Just a footnote: I have known a handful of married persons who were so extreme in their narcissism that a fully cooperative relationship with them was not possible. For the vast majority of us, however, this is not the problem. Our judging and scorekeeping prevent us from seeing what God sees: One of His cherished children. The mortal shell does not have to prevent us from seeing the divine when we wear the glasses of charity.
References:Gottman, J. (1994). Why marriages succeed or fail and how you can make yours last. New York: Simon and Schuster.
Huston, T. L., & Melz, H. (2004). The case for (promoting) marriage: The devil is in the details. Journal of Marriage and Family, 66, 943-958.
Reader’s Digest (1975). Pocket treasury of great quotations. Pleasantville, NY: Reader’s Digest. Posted at 5:54 pm
And then this came today:
Love Should Be at the Center of All We Do Posted: 10 Dec 2009 11:00 PM PST “Because love is the great commandment, it ought to be at the center of all and everything we do in our own family, in our Church callings, and in our livelihood. Love is the healing balm that repairs rifts in personal and family relationships. It is the bond that unites families, communities, and nations. Love is the power that initiates friendship, tolerance, civility, and respect. It is the source that overcomes divisiveness and hate. Love is the fire that warms our lives with unparalleled joy and divine hope. Love should be our walk and our talk.” Dieter F. Uchtdorf, “The Love of God,” Ensign, Nov. 2009, 21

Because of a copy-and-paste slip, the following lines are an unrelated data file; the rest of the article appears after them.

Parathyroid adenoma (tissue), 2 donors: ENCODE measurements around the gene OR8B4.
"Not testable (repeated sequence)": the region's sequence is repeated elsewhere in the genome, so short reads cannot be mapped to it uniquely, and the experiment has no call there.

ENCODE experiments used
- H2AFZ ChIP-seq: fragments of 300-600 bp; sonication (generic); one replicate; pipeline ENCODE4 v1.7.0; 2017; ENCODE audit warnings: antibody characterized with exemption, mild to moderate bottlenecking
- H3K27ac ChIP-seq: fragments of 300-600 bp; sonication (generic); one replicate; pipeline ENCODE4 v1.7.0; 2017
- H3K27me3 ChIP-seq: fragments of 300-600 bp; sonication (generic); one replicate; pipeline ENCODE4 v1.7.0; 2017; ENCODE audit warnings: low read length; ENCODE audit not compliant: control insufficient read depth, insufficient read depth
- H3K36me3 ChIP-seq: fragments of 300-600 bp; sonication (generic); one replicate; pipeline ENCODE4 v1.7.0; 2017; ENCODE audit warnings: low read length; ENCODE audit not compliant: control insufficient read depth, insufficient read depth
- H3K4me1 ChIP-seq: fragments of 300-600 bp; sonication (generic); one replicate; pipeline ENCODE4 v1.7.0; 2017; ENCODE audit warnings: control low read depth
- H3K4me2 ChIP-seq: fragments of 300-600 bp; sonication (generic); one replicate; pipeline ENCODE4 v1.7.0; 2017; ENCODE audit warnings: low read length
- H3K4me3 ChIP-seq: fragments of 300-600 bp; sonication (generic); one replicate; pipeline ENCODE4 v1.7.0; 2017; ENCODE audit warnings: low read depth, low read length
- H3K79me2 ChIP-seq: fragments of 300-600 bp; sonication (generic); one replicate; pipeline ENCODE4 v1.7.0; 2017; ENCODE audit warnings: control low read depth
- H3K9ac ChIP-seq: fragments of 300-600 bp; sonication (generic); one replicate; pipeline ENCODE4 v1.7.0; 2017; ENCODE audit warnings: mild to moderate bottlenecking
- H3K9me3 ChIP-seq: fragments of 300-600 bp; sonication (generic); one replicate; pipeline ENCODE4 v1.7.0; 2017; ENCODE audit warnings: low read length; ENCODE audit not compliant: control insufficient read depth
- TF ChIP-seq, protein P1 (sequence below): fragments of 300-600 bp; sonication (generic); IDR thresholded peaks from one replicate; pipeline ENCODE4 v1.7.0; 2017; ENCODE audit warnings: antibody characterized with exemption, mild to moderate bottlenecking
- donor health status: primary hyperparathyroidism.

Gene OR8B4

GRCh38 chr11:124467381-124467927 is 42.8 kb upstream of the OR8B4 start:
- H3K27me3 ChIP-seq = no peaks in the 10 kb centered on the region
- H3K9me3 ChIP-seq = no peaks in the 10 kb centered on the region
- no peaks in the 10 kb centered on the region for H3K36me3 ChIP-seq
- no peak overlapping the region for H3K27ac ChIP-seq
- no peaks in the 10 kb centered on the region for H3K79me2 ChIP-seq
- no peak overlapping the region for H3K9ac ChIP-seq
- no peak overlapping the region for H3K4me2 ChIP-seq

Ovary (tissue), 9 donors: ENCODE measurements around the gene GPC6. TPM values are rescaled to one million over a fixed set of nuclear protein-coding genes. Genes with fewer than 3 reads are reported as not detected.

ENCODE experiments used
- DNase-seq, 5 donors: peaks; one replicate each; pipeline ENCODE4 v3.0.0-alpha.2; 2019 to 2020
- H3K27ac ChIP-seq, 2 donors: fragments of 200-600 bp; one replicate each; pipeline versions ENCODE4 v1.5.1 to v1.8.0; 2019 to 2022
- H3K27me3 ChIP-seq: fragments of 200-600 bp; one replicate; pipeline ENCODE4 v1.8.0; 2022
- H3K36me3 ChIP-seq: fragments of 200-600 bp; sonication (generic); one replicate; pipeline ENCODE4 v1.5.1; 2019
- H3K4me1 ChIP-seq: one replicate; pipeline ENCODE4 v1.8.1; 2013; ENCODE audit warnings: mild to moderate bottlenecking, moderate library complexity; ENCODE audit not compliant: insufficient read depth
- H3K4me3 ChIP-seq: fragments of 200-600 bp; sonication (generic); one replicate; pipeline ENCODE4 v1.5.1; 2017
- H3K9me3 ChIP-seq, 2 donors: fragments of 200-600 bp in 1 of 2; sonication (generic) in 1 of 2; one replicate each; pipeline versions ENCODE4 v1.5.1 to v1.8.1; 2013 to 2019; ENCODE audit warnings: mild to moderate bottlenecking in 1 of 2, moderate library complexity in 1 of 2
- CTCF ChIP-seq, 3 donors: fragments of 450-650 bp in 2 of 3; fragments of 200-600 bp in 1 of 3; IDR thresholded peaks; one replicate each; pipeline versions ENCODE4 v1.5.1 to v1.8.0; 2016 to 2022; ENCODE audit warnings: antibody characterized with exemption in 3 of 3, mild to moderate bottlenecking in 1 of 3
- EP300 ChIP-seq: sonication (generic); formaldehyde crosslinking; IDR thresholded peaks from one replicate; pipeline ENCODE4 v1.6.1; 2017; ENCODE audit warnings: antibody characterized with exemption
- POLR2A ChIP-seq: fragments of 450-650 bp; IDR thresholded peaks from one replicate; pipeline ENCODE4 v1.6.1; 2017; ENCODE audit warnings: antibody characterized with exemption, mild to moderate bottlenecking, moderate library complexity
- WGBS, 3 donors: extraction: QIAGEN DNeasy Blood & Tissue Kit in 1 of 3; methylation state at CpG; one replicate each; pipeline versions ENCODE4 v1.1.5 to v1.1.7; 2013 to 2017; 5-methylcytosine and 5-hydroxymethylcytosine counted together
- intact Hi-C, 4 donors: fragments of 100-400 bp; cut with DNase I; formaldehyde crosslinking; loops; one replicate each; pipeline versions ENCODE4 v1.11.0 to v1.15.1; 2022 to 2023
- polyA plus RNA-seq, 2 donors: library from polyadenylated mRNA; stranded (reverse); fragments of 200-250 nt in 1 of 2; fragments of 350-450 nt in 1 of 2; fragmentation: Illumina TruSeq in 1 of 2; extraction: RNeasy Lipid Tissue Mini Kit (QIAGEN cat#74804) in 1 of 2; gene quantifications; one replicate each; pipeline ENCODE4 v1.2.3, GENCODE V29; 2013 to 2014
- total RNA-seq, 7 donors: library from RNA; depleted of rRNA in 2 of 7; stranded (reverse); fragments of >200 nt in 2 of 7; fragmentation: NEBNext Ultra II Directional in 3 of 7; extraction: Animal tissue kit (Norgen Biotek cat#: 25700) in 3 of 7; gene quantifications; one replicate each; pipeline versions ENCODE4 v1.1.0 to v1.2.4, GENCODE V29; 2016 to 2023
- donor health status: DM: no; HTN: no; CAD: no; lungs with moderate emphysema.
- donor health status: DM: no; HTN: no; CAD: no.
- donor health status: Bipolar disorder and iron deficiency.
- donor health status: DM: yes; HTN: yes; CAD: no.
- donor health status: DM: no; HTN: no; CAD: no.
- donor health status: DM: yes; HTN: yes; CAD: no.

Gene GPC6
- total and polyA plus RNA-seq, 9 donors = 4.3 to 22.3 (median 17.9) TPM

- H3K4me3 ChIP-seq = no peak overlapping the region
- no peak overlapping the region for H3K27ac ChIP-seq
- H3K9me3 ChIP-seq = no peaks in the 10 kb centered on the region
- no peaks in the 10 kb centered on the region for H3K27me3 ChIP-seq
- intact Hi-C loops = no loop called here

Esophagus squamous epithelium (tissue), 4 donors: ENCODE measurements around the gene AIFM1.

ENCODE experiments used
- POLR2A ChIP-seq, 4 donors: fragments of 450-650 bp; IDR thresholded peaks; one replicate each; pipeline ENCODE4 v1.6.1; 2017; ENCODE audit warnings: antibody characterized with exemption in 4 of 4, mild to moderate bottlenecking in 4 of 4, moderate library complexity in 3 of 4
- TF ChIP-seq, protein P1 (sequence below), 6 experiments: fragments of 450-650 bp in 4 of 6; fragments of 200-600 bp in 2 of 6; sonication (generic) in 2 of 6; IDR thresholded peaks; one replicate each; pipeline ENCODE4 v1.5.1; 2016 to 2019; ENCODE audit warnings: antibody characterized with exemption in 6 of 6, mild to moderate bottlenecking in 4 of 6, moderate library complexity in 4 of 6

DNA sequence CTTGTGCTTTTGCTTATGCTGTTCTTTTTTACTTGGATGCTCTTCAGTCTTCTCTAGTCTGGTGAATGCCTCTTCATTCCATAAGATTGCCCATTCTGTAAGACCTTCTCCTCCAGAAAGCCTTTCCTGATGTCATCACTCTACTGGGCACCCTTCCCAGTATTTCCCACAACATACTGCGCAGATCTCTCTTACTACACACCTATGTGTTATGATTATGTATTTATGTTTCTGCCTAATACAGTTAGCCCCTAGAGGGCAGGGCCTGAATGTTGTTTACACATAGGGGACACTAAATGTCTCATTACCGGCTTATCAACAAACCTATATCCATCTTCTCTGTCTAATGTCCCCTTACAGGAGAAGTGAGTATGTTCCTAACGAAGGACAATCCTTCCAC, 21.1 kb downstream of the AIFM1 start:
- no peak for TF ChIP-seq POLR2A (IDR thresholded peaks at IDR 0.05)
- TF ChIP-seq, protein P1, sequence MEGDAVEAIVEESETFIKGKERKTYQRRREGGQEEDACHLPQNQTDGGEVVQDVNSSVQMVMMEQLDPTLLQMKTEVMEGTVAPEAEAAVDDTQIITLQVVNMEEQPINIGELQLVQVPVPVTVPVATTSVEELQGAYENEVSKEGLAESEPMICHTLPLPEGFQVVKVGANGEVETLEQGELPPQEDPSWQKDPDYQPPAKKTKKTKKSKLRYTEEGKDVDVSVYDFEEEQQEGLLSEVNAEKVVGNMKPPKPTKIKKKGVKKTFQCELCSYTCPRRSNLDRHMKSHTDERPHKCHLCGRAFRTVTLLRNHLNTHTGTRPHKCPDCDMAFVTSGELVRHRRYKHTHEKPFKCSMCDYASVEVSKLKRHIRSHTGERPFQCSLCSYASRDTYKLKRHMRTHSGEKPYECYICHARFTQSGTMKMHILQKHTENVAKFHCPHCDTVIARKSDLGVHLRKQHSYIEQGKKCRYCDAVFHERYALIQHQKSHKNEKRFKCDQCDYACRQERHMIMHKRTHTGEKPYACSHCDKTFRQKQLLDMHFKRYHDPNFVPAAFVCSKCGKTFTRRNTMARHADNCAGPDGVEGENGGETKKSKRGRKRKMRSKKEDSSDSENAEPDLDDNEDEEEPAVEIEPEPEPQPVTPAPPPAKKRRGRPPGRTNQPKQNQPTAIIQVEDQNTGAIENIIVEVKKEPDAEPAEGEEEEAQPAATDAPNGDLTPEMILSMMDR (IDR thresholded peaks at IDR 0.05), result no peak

So, today we have a choice. We can choose one of the seven negative emotions to dwell on, to make our lives happier (I know, sounds stupid doesn't it, but we do it, admit it, you've done it, duelled on anger, maybe, because it felt so good and you were so justified), or we can choose to make our lives really happier by participating in the "laughing at the plate of food in the lap" and loving, unconditionally.I'll give you an insignificant example. Yesterday, Phil and I left the house and, as usual, I overestimated the time I had before we left and so my teeth weren't flossed. I keep floss in the glove compartment for times like that. Phil doesn't like it when I floss my teeth in the car and I don't blame him. Flossing is a private thing but if I neglect it I get a tooth ache. So I pulled out the floss and pulled a piece off. Phil started to laugh, it really was a judging laugh and I felt judged. I fumbled the lotion that came out of the glove box and tossed it all over my lap, trying to catch it and it finally fell on the floor. I was angry. He judged, I reacted. How much better it would have been without the judgement and anger.
Year's ago we had some neighbors who treated each other with total acceptance. "You know how you are," on of them would say and the other would say, "Yah, that's how I am," and they both laughed. No judgement, just acceptance and love.
I want to be like that. I probably won't be, but I want to.
And that's my words for today. I want to but I probably won't. Maybe if I do it a little and then another day a little more, and on and on then maybe in a year or two I'll be like my friends, who each had odd behaviors--annoying things--but accepted each other totally. Maybe if I do, Phil will.
(And maybe if I clean up around my computer desk, a little at a time, in a year I'll be done. Okay, two years.)